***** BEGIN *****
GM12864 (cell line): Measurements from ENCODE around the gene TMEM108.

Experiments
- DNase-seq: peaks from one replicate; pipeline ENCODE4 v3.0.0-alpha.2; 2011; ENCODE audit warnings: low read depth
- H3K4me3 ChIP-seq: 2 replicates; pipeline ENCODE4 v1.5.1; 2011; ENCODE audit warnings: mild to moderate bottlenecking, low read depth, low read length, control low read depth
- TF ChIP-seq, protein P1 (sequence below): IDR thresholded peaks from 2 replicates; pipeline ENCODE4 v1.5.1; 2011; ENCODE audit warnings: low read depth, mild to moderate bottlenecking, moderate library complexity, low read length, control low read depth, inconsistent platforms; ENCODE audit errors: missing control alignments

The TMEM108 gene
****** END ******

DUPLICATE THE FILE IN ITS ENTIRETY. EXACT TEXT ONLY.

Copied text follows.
GM12864 (cell line): Measurements from ENCODE around the gene TMEM108.

Experiments
- DNase-seq: peaks from one replicate; pipeline ENCODE4 v3.0.0-alpha.2; 2011; ENCODE audit warnings: low read depth
- H3K4me3 ChIP-seq: 2 replicates; pipeline ENCODE4 v1.5.1; 2011; ENCODE audit warnings: mild to moderate bottlenecking, low read depth, low read length, control low read depth
- TF ChIP-seq, protein P1 (sequence below): IDR thresholded peaks from 2 replicates; pipeline ENCODE4 v1.5.1; 2011; ENCODE audit warnings: low read depth, mild to moderate bottlenecking, moderate library complexity, low read length, control low read depth, inconsistent platforms; ENCODE audit errors: missing control alignments

The TMEM108 gene